The Redwood Shores, Calif. company and
said late Wednesday they would immediately begin selling a line of game-changing storage equipment.
"I'm here to announce Oracle's first ever hardware product," CEO Larry Ellison said Wednesday before a packed crowd at the company's annual user conference here.
Shares of Oracle were recently up 74 cents, or 3.7%, to $20.69. H-P was up 49 cents, or 1%, to $47.27.
"As far as the financial implications, it is too early to assume any revenue contribution for Q2 from the HP Oracle Database Machine," President and CFO Safra Catz said Thursday at Oracle's annual financial analyst meeting. The equipment contains new software subject to license contracts and maintenance contracts, as well as its database server software.
"Selling more software for this equipment we believe will help us continue to grow
database server market share and take share" from competitors, Catz said. Oracle's database software competes with products from
Oracle's software revenue from sales of the equipment will be booked net of the hardware portion of the revenue or expenses, Catz added.
New hardware Exadata storage servers that are part of the database machine or can be sold separately pose a threat to hardware suppliers
Netezza was recently down $1.12, or 9.1%, to $11.25 on the news. Teradata was down 20 cents, or 1%, to $20.83.
"We've already been competing with Teradata and Netezza for several years," Co-President Charles Phillips said. "Now ... instead of giving you guidelines for building a database machine yourself, we build it ourselves."
Catz also said the company's expected annual maintenance revenue of $12.5 billion to $13 billion should insulate Oracle from an economic downturn. "Even if
customers go bankrupt, they renew" maintenance contracts to keep systems running.
"If there's a global meltdown, where we're all foraging for food, none of you are going to be worried about Oracle," she told financial analysts.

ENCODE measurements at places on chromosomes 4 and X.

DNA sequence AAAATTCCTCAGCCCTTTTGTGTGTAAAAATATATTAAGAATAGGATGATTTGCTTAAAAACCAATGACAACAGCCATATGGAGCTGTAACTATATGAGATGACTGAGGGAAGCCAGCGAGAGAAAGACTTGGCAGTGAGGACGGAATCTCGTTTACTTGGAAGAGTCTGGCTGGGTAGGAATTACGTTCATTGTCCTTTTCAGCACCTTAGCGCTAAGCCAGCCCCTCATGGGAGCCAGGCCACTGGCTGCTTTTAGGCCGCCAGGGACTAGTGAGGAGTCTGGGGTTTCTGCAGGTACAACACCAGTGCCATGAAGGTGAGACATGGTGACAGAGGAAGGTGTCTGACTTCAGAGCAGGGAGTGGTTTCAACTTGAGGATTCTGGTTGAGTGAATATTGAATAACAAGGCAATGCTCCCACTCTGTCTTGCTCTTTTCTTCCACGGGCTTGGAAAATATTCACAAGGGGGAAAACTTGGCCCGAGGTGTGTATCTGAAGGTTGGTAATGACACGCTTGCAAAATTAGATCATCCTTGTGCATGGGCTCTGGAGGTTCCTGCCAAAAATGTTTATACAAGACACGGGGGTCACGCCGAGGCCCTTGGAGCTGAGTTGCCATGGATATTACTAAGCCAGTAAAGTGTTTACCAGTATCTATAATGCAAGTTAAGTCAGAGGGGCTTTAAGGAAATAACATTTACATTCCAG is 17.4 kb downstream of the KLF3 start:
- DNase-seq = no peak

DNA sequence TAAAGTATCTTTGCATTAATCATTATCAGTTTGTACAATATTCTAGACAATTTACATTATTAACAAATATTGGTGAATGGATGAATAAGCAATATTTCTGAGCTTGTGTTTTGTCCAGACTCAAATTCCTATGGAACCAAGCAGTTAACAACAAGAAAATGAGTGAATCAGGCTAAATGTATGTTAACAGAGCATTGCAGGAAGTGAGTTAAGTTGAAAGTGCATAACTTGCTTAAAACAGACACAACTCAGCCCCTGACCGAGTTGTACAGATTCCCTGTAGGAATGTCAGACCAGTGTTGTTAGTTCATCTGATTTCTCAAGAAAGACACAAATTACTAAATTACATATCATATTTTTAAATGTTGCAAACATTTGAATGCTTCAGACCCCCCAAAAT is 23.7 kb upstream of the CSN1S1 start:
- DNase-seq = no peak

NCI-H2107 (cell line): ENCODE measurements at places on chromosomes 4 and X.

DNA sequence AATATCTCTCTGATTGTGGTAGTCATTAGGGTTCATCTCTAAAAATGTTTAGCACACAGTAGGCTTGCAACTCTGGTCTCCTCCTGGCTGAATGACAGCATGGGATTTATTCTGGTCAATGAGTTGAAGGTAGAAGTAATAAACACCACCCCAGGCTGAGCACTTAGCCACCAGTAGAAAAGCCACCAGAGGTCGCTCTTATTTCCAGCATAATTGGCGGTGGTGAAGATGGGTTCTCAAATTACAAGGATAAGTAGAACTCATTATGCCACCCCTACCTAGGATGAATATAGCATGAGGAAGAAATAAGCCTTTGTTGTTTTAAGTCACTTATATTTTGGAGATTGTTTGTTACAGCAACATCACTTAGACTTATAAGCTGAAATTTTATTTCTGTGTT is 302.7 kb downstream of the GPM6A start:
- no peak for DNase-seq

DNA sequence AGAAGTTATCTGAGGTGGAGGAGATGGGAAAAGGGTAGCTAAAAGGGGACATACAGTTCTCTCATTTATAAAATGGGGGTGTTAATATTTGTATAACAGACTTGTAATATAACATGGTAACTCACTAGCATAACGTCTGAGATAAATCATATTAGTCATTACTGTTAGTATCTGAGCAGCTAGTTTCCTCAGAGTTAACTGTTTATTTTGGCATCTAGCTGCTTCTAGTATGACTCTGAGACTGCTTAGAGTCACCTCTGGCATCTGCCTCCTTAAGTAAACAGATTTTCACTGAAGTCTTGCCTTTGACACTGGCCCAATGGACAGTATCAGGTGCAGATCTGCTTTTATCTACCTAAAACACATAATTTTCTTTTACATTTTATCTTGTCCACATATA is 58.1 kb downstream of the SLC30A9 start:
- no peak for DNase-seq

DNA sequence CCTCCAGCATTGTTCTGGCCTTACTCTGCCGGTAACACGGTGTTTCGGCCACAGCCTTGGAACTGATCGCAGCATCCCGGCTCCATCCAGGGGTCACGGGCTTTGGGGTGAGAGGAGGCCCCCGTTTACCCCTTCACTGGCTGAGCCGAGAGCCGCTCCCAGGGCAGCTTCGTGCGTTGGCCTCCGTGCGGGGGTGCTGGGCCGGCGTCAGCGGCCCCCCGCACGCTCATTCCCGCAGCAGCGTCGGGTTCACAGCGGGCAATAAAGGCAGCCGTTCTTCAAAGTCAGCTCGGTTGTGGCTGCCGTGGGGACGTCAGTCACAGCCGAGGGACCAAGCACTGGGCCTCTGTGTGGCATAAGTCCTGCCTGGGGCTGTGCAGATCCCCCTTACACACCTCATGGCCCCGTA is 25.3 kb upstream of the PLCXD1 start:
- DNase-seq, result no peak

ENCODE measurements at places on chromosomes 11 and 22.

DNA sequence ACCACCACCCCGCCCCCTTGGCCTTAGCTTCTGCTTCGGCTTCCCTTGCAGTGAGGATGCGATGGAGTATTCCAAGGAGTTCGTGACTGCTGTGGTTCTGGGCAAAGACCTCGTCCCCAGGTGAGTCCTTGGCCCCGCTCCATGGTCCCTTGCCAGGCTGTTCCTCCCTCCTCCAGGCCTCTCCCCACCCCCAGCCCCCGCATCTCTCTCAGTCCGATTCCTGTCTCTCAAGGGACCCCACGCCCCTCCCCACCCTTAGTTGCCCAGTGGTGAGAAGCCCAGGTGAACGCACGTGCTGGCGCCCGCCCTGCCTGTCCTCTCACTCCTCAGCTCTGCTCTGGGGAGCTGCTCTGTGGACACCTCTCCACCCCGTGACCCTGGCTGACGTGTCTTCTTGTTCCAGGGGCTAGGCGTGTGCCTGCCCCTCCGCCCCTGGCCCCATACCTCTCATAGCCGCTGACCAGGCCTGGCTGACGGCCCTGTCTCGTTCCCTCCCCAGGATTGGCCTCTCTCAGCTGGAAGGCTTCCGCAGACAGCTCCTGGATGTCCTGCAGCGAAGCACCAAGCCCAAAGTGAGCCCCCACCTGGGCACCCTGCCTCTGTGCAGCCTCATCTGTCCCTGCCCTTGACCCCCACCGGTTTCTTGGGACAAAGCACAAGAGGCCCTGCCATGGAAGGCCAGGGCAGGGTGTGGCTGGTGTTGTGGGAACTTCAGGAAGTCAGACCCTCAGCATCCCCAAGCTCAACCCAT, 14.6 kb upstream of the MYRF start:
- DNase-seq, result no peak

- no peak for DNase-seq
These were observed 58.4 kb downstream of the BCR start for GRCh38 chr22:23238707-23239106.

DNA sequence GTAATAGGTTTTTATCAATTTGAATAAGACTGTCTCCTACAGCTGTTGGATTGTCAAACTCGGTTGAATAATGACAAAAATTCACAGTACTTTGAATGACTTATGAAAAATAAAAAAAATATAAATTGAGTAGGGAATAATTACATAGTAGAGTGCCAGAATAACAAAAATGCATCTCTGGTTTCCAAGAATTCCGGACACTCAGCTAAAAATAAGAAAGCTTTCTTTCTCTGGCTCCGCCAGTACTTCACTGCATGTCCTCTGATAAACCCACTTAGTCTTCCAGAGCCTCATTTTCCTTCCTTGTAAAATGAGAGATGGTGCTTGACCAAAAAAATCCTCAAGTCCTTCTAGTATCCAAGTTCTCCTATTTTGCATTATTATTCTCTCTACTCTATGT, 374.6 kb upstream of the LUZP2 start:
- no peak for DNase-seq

Catz said Oracle customers can buy the $650,000 database machine from H-P or design their own systems by combining other brands of hardware database servers and combining them with Oracle's Exadata server.
In the works for three years, the database machine solves performance issues in data warehouses by putting
processors inside basic disk-storage equipment. The machine holds 168 terabytes of data.
One beta user of the equipment reported the machine completes in 10 seconds a database request that typically took four minutes to process with standard storage equipment.
The machine deploys the co-branded HP Oracle Exadata Storage Server. Unlike typical data warehousing equipment, the Exadata includes processors to cut the amount of data that must be transferred, Ellison said at the company's user conference.
Typically, when a user requests a report on, for example, the previous day's sales data, the storage server sends all large blocks of data containing sales information, a time-consuming process. The Exadata's storage servers contain two Intel four-core processors per disk drive, which choose only the appropriate sales data for transfer to the database, drastically cutting the time needed to process the request, according to Ellison.
The Database Machine uses H-P's Proliant server technology, H-P CEO Mark Hurd said on a video link to the user conference. "The server and storage technology we're bringing is completely open. It's integrating standard storage technology."